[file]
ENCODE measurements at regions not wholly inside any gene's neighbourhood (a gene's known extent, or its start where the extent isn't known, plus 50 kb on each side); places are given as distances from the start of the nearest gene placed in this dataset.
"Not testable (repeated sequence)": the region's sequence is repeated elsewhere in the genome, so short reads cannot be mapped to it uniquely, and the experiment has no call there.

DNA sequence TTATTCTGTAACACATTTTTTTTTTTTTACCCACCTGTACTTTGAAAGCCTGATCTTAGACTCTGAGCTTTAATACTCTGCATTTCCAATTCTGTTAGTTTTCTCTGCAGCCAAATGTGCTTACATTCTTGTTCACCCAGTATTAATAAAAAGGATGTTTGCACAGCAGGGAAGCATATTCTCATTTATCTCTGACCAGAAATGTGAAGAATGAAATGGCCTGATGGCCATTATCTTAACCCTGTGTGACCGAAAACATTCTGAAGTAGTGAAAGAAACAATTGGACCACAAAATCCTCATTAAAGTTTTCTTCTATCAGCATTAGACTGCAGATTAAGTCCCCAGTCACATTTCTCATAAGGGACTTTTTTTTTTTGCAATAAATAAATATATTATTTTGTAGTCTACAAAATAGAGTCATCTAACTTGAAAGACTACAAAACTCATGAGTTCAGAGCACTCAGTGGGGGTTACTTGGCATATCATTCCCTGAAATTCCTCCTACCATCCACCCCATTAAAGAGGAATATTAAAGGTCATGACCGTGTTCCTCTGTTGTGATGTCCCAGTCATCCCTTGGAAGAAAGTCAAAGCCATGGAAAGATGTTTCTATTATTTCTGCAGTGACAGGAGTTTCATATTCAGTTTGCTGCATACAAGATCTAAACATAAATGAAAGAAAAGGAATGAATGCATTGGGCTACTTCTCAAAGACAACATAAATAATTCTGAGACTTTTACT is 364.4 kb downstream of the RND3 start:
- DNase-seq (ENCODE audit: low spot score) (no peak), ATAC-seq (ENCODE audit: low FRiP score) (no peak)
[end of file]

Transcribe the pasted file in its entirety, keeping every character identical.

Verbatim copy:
ENCODE measurements at regions not wholly inside any gene's neighbourhood (a gene's known extent, or its start where the extent isn't known, plus 50 kb on each side); places are given as distances from the start of the nearest gene placed in this dataset.
"Not testable (repeated sequence)": the region's sequence is repeated elsewhere in the genome, so short reads cannot be mapped to it uniquely, and the experiment has no call there.

DNA sequence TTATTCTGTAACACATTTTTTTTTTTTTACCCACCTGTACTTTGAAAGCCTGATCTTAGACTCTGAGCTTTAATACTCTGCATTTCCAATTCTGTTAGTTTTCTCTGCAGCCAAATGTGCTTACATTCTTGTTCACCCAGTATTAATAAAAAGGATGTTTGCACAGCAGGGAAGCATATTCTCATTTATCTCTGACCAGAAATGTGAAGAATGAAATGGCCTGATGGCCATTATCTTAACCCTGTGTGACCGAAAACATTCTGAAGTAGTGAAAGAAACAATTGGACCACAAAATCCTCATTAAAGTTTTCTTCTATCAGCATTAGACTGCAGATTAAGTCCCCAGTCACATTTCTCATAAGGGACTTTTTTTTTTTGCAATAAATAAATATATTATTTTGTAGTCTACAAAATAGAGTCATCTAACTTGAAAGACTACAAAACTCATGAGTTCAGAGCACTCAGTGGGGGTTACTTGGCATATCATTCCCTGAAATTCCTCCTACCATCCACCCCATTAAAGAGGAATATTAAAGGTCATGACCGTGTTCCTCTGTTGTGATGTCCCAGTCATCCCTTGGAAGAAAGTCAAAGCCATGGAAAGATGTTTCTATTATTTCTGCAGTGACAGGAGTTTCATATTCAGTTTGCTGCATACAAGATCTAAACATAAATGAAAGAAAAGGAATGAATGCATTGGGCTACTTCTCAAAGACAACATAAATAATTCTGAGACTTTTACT is 364.4 kb downstream of the RND3 start:
- DNase-seq (ENCODE audit: low spot score) (no peak), ATAC-seq (ENCODE audit: low FRiP score) (no peak)